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I am using java. I know by using private access modifier we can restrict. But using Reflection API still I can access the variable outside the class. Then what is the use of private modifier here?

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By default can you access private fields via reflection ? – ring bearer Dec 23 '11 at 18:03
Yes. And I don't think there is a simple way to tell Java "no reflection on my private fields". – user949300 Dec 23 '11 at 18:11
up vote 2 down vote accepted

Because reflection breaks encapsulation. You can prevent the use of the reflection api if your application is running in a security managed environment. See Java Security Manager

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private prevents you accessing it from other classes using Java. However using JNI or a library you can do things differently. You can prevent reflection with a security manager but this is rarely needed.

Note: some libraries like Serialization need to be able to access private fields to work.

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+1. To the OP, please do note that preventing reflection will break your interoperability with many Java libraries you might want to use. – Perception Dec 23 '11 at 18:11
@Perception and some of the things libraries do with reflection (creating no-arg constructors that don't exist, therefore breaking final, etc.) are potentially extreme changes in your code. A lot of times I just close my eyes and pray that they are doing things right. :-) – user949300 Dec 23 '11 at 18:32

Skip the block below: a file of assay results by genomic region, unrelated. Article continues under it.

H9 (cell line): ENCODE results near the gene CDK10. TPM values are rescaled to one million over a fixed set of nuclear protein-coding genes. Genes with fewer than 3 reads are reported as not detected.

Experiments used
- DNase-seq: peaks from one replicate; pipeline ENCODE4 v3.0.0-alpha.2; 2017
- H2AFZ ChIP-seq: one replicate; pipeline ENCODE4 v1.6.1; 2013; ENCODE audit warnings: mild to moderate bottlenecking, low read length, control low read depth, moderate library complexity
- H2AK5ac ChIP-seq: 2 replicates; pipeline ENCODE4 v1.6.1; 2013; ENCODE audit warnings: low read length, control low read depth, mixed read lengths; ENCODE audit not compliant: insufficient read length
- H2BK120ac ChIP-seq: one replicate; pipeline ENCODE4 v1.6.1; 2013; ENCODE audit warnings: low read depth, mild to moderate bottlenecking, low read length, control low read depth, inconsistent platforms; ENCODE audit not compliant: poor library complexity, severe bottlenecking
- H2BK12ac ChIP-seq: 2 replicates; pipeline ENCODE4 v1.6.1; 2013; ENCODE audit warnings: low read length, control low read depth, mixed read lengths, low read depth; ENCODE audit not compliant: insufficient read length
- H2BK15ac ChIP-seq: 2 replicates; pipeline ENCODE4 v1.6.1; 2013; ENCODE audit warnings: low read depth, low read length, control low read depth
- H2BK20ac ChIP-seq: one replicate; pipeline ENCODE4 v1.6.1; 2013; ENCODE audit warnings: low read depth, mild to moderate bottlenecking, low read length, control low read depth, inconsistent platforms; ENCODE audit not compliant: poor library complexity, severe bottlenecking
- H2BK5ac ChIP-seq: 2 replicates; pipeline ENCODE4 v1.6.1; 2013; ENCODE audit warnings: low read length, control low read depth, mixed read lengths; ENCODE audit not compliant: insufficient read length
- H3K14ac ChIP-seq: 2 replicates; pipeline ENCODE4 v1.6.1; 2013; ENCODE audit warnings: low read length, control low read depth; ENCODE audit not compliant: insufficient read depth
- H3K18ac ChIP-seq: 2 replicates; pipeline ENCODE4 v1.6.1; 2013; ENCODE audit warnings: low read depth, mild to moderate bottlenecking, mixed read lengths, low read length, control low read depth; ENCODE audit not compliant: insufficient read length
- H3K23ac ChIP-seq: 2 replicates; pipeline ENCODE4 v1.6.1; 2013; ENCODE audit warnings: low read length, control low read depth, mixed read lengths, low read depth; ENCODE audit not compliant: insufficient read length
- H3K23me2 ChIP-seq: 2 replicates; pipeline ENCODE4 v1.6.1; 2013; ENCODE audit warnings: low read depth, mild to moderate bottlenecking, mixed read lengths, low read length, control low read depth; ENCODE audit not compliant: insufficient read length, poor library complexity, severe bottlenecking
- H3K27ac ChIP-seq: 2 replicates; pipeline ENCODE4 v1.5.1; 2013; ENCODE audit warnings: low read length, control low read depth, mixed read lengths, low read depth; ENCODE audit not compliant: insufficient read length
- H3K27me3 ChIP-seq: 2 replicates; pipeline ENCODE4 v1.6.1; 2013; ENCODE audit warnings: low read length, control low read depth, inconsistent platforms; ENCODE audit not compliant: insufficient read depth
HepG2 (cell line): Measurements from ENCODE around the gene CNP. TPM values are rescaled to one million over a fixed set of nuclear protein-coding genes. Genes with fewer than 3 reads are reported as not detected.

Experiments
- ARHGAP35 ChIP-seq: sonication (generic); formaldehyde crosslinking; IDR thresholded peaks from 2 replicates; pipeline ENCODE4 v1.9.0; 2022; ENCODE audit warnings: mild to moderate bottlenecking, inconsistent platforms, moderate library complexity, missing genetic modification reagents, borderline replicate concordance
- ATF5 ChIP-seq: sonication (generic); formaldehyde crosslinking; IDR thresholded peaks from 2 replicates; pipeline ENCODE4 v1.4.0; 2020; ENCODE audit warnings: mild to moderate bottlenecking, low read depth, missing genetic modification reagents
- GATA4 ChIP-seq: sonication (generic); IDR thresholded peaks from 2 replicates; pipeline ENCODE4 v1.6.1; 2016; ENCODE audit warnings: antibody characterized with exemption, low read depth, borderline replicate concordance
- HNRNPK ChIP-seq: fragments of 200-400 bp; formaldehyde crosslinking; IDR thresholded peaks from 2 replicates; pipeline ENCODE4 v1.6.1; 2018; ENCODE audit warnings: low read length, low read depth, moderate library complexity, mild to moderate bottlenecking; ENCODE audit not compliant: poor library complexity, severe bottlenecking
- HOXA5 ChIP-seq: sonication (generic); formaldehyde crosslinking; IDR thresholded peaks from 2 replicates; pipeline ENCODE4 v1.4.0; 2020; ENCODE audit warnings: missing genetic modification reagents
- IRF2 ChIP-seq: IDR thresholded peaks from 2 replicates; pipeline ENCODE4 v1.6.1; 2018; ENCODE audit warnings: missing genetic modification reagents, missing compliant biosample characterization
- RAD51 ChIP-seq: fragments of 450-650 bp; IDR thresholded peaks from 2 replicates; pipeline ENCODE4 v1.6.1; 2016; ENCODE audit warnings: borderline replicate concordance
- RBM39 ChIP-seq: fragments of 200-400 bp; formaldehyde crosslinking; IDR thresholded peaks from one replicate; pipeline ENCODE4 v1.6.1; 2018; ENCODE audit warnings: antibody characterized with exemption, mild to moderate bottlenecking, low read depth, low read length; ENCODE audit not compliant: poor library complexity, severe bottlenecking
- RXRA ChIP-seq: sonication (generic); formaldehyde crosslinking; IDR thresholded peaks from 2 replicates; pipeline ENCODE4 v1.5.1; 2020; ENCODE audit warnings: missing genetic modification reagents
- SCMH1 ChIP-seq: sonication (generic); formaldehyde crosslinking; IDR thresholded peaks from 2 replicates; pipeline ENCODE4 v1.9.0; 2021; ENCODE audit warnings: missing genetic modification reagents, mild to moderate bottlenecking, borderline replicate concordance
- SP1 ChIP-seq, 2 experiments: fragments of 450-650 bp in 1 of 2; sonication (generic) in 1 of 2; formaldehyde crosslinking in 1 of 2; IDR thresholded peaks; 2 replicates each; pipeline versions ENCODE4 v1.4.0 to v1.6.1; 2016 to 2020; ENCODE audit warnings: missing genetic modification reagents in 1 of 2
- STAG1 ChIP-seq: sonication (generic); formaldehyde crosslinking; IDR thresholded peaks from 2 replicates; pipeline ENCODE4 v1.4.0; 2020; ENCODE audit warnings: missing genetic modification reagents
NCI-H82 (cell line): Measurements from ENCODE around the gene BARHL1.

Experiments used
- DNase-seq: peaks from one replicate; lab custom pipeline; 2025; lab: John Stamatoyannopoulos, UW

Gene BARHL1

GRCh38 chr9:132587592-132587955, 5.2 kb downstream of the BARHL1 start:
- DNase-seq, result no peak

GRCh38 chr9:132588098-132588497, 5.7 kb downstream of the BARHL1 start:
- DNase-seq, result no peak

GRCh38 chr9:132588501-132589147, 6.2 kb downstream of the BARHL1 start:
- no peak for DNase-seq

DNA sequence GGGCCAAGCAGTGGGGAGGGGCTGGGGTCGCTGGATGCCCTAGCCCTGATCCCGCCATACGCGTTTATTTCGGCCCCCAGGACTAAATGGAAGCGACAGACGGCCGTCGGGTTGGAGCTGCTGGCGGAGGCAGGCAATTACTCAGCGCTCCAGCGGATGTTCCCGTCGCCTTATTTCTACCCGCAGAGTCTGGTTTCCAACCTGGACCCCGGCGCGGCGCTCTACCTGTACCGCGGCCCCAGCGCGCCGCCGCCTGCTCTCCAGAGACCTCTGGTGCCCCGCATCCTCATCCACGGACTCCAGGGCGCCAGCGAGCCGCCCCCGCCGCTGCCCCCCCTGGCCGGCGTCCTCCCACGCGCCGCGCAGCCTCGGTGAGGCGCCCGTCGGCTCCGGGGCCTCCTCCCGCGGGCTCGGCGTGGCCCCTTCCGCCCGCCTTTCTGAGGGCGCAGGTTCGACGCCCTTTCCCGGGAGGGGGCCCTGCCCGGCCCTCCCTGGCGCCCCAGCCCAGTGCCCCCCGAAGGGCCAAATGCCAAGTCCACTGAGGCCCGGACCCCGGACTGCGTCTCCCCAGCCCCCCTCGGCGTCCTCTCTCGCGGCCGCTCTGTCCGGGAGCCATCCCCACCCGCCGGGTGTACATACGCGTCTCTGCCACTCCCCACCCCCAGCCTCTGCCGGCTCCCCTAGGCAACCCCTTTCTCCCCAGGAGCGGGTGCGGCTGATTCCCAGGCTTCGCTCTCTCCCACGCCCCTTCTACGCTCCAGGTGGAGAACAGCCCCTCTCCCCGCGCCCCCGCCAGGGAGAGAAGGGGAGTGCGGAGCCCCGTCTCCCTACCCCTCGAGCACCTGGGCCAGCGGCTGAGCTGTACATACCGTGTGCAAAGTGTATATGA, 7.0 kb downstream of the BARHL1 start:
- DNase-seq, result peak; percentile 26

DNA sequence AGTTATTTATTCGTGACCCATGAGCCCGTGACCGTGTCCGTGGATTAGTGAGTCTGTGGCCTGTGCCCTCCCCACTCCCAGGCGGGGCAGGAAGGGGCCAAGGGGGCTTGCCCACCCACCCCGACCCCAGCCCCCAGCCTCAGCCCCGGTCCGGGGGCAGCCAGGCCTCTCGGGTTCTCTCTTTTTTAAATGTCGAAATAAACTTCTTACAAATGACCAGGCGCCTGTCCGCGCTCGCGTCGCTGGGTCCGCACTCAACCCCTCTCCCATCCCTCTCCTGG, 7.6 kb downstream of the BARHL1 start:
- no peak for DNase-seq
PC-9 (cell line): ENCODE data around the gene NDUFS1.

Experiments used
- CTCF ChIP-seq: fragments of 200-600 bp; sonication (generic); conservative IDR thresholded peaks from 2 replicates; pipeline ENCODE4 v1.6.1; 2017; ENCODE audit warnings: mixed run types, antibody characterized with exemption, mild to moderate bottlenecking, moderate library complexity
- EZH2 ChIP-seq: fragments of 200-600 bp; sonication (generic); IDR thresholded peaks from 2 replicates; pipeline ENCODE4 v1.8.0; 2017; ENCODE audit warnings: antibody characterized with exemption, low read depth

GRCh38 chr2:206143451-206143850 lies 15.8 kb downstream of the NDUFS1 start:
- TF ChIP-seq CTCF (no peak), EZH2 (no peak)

@user949300 - definitely. Though, can you imagine what a library like Hibernate would look like without the ability to reflect and byte engineer classes? – Perception Dec 23 '11 at 18:44
@Perception or any number of libraries which manage data for you. – Peter Lawrey Dec 23 '11 at 18:46

then what is the use of private modifier here

The private modifier is not a security mechanism; it is (one part of) an encapsulation mechanism. Hiding an object's internals from public consumption helps to keep objects in a consistent, usable state, while providing commentary about what parts of an object compose the public interface (and can be relied upon not to change).

Sure, users can use reflection to access the data in private fields, but they'll know they're doing something that isn't supported by the library.

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I'm no expert on the java Security stuff, but I think you have to provide your own SecurityManager and override checkMemberAccess(). e.g., to prevent all reflection

   public void checkMemberAccess(Class<?> clazz, int which) throws AccessControlException {

      if (which != Member.PUBLIC) {
          throw new AccessControlException("No reflection on non-public fields allowed");

Obviously, in the real world, you might want to check for only a certain subset of "important" classes in the first argument. And, as noted in many other responses, this will cause problems for a lot of 3rd party libraries.

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